DNA Testing Advances in Legislature

Jan. 19, 2022, 6:30 p.m. ·

Nebraska Capitol (Photo by Fred Knapp, Nebraska Public Media News)
Nebraska Capitol (Photo by Fred Knapp, Nebraska Public Media News)

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A proposal to require DNA samples from people charged with crimes -- before they’re convicted -- narrowly advanced in the Legislature Wednesday, amid discussion of whether senators have lost their ability to compromise.

At issue was Omaha Sen. Robert Hilkemann’s bill to require DNA tests of people when they’re charged with crimes, instead of if they’re convicted, as under current law. Supporters say that will help clear up cold cases of earlier crimes, like rape, that someone newly arrested may have committed in the past. Opponents say it’s government overreach, and will disproportionately affect minorities. Sen. Justin Wayne suggested everyone should oppose the bill.

“If you are a Democrat and you are a liberal, you are a progressive, you know that this is unfairly going to target low income black and brown (people). The disparity is going to exist. If you are a conservative, do your really want your DNA to be entrusted with the federal government?” Wayne said.

But Sen. Anna Wishart saw virtue in arguments for and against the proposal.

“When I look at this bill, I see an opportunity to ensure that serial rapists are found. And in that case women, and in particular young women, are safer. And that weighs heavy on me. But the reality is that in listening to Sen. Wayne, in particular, this bill will disproportionately impact his constituents,” Wishart said.

Wayne said he believes the Legislature shows favoritism to certain popular senators by promoting their bills from select file – the second of three rounds of voting -- even when they are unlikely to become law.

“Here’s what I would really say to all you who like Sen. Hilkemann. Give him a fast death. Don’t be there on select (file), and then we get to final reading, not be there, and he gets his hopes up, and we’re on final reading and then the bill dies,” he said.

But Wishart said that kind of accommodation can help bring about compromise, which she said was more common when she started as a legislative aide 13 years ago.

“I’ve been working here since I was 24 years old, and let me tell you, this body used to work a lot differently. A lot differently. We are getting into a rut of just saying ‘no’ like a ping pong ball across the room. No, no, no, no, not your bill, then your bill’s going down. All of us come here with some good ideas to work on. And I think it’s on all of us to allow each other to be heard,” she said.

Shortly after noon, lawmakers voted on cloture – cutting off debate to vote on the bill itself. That requires a 2/3 vote – 33 votes in the 49-member Legislature. With the tally stuck at 31, two senators who had not supported cloture – Sens. Rob Clements and Patty Pansing Brooks, changed to supporting it.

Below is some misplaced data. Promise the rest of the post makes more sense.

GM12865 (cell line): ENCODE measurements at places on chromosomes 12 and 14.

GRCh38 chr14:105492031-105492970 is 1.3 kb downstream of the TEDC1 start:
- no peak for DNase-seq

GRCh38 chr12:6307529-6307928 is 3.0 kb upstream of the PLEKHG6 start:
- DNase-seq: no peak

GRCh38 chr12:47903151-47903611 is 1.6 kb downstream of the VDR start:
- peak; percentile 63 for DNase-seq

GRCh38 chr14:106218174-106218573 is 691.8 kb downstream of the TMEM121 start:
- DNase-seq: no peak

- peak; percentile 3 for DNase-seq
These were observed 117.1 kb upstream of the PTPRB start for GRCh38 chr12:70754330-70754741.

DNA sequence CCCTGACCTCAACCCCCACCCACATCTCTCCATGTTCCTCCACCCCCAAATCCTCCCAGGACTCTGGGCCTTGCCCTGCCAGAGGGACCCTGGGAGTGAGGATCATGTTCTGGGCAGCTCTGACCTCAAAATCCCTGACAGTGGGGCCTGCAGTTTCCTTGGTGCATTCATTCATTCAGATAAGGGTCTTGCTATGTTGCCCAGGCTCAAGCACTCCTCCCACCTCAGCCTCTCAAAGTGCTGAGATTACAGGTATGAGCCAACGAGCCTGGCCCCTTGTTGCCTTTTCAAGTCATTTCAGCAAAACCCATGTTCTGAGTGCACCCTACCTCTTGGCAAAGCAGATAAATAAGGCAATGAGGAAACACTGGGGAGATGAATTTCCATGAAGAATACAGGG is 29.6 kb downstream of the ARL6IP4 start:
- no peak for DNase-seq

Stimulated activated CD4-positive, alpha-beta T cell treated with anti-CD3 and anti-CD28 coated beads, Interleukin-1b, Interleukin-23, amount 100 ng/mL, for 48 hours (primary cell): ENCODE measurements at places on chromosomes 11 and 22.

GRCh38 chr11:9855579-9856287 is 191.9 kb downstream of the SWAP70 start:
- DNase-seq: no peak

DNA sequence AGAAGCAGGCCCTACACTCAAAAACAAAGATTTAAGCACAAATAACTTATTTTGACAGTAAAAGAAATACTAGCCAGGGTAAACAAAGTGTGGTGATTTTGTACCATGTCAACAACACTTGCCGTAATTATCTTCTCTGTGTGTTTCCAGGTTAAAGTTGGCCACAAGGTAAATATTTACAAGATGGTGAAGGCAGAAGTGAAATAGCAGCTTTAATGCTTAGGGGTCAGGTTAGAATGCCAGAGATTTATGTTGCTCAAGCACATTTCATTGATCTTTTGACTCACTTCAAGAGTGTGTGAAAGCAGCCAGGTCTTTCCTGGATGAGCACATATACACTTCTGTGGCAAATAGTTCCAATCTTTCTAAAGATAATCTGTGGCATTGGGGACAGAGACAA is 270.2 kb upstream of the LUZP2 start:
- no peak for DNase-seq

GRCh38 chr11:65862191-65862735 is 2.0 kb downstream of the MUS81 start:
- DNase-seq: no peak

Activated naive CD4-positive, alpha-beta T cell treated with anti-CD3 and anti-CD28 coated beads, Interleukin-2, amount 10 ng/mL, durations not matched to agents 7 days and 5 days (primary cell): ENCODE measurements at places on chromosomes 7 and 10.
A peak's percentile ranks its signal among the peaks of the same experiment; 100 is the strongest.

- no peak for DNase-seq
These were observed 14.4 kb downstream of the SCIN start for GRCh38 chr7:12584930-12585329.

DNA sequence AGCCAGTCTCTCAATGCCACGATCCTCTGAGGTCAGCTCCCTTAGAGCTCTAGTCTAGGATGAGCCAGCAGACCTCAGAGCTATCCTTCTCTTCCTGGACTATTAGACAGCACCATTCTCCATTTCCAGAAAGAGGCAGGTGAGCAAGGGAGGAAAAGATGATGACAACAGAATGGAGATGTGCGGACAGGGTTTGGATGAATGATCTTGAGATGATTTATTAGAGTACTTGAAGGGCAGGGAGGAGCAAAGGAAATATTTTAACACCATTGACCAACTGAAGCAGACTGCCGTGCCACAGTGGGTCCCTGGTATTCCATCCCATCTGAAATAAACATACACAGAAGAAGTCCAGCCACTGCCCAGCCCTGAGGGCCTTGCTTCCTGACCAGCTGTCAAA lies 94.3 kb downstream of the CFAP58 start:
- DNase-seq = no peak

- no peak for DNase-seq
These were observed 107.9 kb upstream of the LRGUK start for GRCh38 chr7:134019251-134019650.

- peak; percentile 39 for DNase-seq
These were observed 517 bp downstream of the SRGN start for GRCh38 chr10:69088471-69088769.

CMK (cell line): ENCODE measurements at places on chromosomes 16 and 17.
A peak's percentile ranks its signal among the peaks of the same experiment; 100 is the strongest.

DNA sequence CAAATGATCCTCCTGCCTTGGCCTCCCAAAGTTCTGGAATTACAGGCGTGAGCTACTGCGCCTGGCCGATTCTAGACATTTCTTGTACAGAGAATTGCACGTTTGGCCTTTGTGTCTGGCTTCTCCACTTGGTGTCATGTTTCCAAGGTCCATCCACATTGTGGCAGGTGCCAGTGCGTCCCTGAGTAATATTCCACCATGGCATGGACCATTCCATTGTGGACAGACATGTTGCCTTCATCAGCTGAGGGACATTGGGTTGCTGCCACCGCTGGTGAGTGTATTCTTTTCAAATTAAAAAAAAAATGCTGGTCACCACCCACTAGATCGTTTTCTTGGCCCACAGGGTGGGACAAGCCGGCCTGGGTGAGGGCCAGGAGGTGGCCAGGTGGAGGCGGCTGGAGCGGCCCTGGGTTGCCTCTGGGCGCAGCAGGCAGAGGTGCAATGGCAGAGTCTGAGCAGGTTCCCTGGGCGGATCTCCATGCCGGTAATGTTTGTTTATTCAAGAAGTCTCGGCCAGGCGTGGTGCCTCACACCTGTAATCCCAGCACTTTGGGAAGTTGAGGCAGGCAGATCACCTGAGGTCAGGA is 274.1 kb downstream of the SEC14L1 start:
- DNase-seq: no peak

The bill itself then got second-round approval on a vote of 26-15, with neither Clements nor Pansing Brooks voting for it.

Clements later said the libertarian in him doesn’t want the government taking DNA for the wrong reasons, but he supports the law enforcement part of the bill and wants to give Hilkeman more time to compromise with opponents.

Pansing Brooks said her vote was part of what she called the “beautiful” Unicameral process. She applauded Hilkemann for taking juveniles out of the bill, but said she’d oppose both cloture and the bill itself on final reading, if it remains in its current form.

Wednesday afternoon, the Government, Military and Veterans Affairs Committee held a hearing on a bill by Sen. Julie Slama to prohibit Nebraska from contracting with companies that are participating in a boycott against Israel. Supporters of the Boycott, Divestment and Sanctions movement say they’re protesting against Israeli mistreatment of Palestinians. Opponents say the movement is anti-semitic and against Israel itself.

Among those supporting Slama’s proposal was Boris Zilberman, representing the Christians United for Israel Action Fund.

“Jews, whether they be here in the United States or in Israel, are increasingly under attack. These attacks don’t always come in the form of rockets, guns or fists, but through economic attacks in an attempt to destroy what the former hasn’t,” Zilberman said.

Opponents included Sandra Hanna, who said she’d participated in the Presbyterian Church USA’s decision to divest itself of companies supporting Israel’s occupation of Palestinian territories.

“Boycotting is not a method of discrimination against people. It is a nonviolent tool used to end evil policies directed toward people. LB845 is not about discrimination toward Israel. It is a way to penalize businesses in Nebraska that stand in solidarity with justice for Palestininans,” Hanna said.

Hanna also complained that Israel’s Iron Dome antimissile system protects Israelis, but not Palestinians. Committee Chair Sen. Tom Brewer questioned Douglas Paterson, another opponent of the bill, about that.

“If you were to not have anything launched into Israel from Palestine, do you think the Iron Dome would be necessary or would even exist?” Brewer asked.

Paterson answered that what’s needed is an intense dialogue about the deeper problems of Israel and Palestine.

“The presence of the Iron Dome simply seals Israel off further. Because the real crisis is when a hundred airborne jets go over and bomb places like Gaza,” Paterson said.

In an executive session following the hearing, the committee voted 3-2 to advance the bill, with one senator not voting and two absent. It takes five votes to advance, so the outcome is yet to be determined.